Baker replied that other countries have given the United States strong support in the U.N. Security Council and elsewhere to impose "unprecedented, broad sanctions on Iraq," and he noted that 25 countries have sent military forces to the gulf. But, he acknowledged, successful international action requires what he called "responsibility-sharing rather than burden-sharing," and he promised that he and Treasury Secretary Nicholas F. Brady will press the allies for increased cooperation and help.

Before leaving on his trip, which will include attending Bush's summit with Soviet President Mikhail Gorbachev in Helsinki on Sunday, Baker met for the first time yesterday with Israel's new foreign minister, David Levy. Their scheduled meeting Aug. 9 was postponed abruptly because the administration did not want to call attention to its ties to Israel while it was assembling a coalition of Arab states to support Saudi Arabia and Kuwait against Iraq.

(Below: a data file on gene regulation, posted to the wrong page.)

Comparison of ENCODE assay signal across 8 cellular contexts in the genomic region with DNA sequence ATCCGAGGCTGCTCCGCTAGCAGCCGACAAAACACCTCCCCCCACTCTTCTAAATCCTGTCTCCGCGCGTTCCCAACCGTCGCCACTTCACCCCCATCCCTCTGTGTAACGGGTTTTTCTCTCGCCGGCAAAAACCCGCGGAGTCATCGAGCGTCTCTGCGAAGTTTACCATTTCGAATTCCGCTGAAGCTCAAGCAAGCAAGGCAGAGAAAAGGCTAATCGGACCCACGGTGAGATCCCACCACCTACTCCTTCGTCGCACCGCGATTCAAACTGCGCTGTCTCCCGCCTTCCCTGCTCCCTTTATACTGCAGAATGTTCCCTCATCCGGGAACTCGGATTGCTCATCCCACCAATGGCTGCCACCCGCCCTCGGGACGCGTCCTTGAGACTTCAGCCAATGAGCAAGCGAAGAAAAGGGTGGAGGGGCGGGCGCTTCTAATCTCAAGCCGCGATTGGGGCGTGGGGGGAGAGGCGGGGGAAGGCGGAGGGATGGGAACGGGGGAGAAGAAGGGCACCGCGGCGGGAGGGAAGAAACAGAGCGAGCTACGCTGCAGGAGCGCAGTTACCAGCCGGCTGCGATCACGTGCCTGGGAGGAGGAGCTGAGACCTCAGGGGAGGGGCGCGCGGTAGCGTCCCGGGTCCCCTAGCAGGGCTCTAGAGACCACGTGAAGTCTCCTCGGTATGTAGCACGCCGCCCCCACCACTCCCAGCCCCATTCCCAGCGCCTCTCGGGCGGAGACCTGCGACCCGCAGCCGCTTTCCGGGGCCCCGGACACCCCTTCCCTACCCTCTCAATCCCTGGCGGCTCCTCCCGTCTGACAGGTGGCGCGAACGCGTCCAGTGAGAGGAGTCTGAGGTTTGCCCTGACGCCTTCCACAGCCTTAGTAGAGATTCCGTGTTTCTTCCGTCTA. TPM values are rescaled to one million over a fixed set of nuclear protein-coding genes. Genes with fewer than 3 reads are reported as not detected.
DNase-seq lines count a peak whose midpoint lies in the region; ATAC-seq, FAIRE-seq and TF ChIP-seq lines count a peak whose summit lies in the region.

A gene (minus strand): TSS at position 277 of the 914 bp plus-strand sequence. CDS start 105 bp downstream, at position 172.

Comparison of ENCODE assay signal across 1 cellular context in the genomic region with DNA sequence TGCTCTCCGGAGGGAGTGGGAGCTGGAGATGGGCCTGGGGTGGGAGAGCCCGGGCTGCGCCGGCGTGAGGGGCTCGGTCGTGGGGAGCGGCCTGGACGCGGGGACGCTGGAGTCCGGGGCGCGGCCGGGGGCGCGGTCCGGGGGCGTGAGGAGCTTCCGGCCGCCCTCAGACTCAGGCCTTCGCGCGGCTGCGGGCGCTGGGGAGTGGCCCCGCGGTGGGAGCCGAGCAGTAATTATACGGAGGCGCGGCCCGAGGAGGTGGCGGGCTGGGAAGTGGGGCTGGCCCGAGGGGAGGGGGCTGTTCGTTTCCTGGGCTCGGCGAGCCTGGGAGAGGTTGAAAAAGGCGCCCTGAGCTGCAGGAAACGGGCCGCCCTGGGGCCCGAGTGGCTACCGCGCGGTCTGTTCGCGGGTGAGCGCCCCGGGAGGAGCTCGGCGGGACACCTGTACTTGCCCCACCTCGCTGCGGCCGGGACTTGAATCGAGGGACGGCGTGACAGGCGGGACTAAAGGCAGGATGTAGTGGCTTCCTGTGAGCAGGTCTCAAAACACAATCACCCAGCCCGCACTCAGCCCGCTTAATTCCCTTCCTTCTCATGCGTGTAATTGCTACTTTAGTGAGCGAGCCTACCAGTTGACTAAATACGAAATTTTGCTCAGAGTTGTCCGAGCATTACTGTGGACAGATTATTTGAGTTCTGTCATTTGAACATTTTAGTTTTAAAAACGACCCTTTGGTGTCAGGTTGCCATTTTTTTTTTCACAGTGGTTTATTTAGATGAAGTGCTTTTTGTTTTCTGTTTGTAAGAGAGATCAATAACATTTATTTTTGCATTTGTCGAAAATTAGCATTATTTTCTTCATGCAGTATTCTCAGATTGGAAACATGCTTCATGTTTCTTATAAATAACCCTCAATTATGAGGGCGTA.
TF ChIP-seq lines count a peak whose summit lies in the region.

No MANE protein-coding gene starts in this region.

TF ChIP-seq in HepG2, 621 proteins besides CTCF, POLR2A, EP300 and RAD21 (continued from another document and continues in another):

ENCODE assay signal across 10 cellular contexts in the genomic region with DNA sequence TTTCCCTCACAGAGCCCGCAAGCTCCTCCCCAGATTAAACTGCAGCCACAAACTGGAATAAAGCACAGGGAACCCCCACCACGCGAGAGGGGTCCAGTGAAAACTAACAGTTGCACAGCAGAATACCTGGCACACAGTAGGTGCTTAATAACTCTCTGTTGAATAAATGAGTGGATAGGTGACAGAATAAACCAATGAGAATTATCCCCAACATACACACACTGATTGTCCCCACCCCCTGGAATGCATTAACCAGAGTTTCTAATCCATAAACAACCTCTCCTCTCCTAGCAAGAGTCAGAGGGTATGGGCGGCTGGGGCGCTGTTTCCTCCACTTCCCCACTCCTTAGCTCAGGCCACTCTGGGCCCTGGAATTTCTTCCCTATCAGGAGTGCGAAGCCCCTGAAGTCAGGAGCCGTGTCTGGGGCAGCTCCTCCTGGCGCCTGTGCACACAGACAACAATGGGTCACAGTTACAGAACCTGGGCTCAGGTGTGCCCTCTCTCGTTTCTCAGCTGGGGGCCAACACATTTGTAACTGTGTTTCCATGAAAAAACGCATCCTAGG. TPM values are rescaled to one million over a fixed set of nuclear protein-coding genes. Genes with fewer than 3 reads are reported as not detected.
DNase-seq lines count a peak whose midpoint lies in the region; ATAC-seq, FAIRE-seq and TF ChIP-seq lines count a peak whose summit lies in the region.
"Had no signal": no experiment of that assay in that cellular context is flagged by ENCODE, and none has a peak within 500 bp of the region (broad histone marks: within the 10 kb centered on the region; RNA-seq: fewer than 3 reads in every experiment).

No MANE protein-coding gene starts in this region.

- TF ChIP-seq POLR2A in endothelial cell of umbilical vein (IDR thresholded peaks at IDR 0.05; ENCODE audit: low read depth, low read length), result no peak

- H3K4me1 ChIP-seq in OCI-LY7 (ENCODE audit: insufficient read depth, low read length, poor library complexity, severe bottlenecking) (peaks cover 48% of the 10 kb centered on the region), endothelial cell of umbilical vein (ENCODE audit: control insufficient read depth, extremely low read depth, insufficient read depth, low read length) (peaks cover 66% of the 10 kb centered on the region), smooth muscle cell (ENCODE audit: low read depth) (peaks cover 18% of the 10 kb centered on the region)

Following their State Department get-together, the two said they would continue efforts to achieve a dialogue between the Israeli government and Palestinians on elections in the Israeli-occupied West Bank and Gaza Strip. However, that issue, which a month ago had threatened a major rift between the United States and Israel, has been put on the back burner by the gulf crisis. And Baker said he and Levy agreed that the Palestinian issue should not be linked to the Persian Gulf situation, as Soviet Foreign Minister Eduard Shevardnardze has proposed.